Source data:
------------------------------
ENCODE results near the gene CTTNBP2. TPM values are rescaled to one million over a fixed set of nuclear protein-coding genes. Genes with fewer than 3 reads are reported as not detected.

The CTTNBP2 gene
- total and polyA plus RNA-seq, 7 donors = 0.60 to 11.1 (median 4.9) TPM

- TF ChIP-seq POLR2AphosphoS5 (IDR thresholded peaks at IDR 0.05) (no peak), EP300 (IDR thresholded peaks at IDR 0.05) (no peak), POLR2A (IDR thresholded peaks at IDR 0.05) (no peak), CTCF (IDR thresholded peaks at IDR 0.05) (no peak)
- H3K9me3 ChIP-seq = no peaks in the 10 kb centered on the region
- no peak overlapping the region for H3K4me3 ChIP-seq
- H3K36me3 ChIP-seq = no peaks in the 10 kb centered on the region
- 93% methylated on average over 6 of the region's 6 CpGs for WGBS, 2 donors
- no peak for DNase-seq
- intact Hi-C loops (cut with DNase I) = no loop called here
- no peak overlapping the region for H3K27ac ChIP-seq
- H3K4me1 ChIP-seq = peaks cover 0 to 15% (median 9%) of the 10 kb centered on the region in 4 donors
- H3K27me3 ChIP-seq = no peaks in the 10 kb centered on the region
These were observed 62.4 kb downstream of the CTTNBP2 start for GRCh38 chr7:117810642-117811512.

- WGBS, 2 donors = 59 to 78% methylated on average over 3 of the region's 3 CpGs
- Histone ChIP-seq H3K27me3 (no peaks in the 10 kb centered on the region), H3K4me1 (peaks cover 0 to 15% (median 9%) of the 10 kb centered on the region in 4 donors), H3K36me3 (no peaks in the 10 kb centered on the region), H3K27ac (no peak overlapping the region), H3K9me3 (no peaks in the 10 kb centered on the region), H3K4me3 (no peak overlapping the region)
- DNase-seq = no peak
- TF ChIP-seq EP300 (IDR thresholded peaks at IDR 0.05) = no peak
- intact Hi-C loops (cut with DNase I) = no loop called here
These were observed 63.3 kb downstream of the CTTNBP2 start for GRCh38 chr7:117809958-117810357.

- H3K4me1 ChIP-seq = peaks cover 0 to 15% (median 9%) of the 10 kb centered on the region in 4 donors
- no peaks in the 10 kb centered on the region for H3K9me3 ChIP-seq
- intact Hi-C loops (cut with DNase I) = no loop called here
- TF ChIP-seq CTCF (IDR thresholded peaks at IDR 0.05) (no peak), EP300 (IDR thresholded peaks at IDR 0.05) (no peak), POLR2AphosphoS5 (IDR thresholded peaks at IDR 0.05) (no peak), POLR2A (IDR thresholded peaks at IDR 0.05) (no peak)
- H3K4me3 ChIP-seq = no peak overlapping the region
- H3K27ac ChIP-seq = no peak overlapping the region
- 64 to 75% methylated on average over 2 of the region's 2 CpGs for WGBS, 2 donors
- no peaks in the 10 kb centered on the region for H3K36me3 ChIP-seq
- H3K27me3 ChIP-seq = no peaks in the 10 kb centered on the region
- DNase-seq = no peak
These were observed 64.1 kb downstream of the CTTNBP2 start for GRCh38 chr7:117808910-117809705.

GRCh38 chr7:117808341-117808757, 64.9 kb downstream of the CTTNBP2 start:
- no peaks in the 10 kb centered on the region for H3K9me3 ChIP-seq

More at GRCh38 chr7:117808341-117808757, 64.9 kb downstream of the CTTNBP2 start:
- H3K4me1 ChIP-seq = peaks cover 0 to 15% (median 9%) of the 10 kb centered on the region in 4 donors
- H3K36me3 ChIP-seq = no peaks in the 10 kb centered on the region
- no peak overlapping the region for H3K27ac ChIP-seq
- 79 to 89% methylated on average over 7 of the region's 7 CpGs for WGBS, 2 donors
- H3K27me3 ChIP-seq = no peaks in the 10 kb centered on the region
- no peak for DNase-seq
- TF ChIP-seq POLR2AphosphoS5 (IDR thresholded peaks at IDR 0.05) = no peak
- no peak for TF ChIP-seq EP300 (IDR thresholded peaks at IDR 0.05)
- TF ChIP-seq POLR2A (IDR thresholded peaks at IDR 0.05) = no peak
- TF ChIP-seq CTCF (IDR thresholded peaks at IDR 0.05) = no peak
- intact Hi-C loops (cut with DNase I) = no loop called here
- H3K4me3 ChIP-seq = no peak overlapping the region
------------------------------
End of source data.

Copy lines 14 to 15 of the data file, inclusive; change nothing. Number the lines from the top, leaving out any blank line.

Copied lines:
These were observed 62.4 kb downstream of the CTTNBP2 start for GRCh38 chr7:117810642-117811512.

- WGBS, 2 donors = 59 to 78% methylated on average over 3 of the region's 3 CpGs